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Ross Video Team Feb 8, 2021

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Living Live Podcast: The Impacts of COVID-19 on the Worship Production Industry


Worship is an act that congregants partake in together – but, in the age of COVID-19, that gathering looks very different.

Though two vaccines have received emergency approval in the United States and some areas may allow for in-person worship, much of the world’s congregating is still being done via remote means.

The COVID-19 pandemic has had a tremendous impact on the worship producers trying to balance an impactful experience with this new normal, and Ross Video Business Development Manager, Worship Production Jeremy Bagwell joined host Tyler Kern on this episode of Living Live! to explore how the worship production industry is adapting and looking ahead at its future.

Bagwell was working for a large church at the outset of the pandemic, meaning he saw firsthand how much it immediately impacted the worship experience.

“I think one of the most challenging parts was just the decision-making process,” he said. “Just the pace of decision-making changed. It was almost hourly that things were changing. It was fascinating.”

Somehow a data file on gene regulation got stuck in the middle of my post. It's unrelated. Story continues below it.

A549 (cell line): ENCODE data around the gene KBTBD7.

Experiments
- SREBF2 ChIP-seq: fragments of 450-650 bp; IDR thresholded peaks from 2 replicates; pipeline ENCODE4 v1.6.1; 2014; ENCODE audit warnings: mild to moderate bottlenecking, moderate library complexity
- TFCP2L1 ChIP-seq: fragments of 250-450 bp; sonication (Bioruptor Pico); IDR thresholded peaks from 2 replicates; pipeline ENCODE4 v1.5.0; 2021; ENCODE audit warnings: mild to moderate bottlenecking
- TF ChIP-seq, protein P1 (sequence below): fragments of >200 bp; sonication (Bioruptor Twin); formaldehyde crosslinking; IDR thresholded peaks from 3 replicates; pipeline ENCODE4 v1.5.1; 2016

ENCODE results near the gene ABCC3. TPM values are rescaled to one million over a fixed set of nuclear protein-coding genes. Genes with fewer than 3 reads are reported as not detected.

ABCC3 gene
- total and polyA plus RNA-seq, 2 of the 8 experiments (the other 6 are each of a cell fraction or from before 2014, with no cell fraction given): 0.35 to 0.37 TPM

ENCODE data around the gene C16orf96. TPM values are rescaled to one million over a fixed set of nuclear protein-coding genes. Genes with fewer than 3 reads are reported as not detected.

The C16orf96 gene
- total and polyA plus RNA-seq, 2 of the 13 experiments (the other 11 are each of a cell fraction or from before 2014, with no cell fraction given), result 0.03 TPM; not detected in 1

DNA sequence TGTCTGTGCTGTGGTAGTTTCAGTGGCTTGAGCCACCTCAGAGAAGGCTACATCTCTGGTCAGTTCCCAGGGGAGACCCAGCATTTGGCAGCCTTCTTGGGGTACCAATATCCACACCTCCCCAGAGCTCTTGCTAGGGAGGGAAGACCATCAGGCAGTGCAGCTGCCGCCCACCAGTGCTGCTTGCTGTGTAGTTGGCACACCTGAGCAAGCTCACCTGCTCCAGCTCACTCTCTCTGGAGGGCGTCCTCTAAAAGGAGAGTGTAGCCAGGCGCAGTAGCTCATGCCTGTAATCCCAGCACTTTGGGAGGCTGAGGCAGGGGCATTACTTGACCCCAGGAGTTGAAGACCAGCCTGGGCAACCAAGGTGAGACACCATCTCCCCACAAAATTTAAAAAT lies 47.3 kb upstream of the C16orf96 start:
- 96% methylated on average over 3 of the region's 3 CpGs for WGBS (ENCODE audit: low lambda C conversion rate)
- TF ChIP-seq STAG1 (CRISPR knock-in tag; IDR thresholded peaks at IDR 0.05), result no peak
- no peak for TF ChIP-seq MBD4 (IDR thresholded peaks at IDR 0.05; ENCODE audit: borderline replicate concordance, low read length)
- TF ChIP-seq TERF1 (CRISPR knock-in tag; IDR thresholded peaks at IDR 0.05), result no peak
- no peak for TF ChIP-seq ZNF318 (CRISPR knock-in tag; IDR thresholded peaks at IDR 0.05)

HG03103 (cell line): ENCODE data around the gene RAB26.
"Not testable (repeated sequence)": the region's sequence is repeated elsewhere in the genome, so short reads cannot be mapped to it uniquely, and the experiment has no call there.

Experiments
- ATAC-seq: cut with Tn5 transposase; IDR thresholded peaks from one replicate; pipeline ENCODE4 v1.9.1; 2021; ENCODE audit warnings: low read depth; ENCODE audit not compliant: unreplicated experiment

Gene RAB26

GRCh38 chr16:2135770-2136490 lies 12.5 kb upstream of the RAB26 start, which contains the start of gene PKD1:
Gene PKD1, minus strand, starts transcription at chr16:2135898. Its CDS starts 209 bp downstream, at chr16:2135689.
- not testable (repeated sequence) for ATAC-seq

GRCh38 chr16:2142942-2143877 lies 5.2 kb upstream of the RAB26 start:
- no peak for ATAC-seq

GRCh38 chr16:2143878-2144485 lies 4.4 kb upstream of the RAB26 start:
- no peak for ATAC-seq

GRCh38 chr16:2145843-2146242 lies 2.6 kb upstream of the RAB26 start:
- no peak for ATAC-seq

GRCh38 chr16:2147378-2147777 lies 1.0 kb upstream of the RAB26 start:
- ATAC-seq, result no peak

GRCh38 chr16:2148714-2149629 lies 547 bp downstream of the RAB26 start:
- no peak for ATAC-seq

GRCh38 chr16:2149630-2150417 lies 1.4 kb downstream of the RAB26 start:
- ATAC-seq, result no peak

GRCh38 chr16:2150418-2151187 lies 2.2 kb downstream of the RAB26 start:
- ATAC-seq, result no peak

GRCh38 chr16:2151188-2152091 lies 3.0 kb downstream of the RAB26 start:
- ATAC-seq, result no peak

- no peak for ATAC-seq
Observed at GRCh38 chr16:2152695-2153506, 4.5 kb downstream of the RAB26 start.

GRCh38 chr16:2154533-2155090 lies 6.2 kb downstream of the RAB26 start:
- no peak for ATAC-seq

However, the industry has risen to occasion and found solutions, from pre-recording to live broadcast and more. Now, moving forward, much of the way worship is conducted has evolved for good.

“I think streaming online is definitely one of those things [that isn’t going away],” Bagwell said. “At the end of the day, you think about the vulnerable folks. … Those folks are not going to come attend an in-person service for a long time. There’s an expectation set that, whether you’re the 100-person church or the 10,000-person church, there’s going to be some type of web stream.”

AUTHOR: Tyler Kern
CONTRIBUTORS: Jeremy Bagwell

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Podcast Transcript

 

Tyler Kern:

COVID-19 has prevented us from gathering together for large in-person events, the way that we were used to before the pandemic. In few places, it felt the effects of that more than in houses of worship, where the weekly in-person gatherings are an integral part of their purpose and mission. And today we asked the question, how has COVID-19 changed the house of worship going forward? And joining me to answer that question is Jeremy Bagwell. Jeremy, thank you so much for joining me.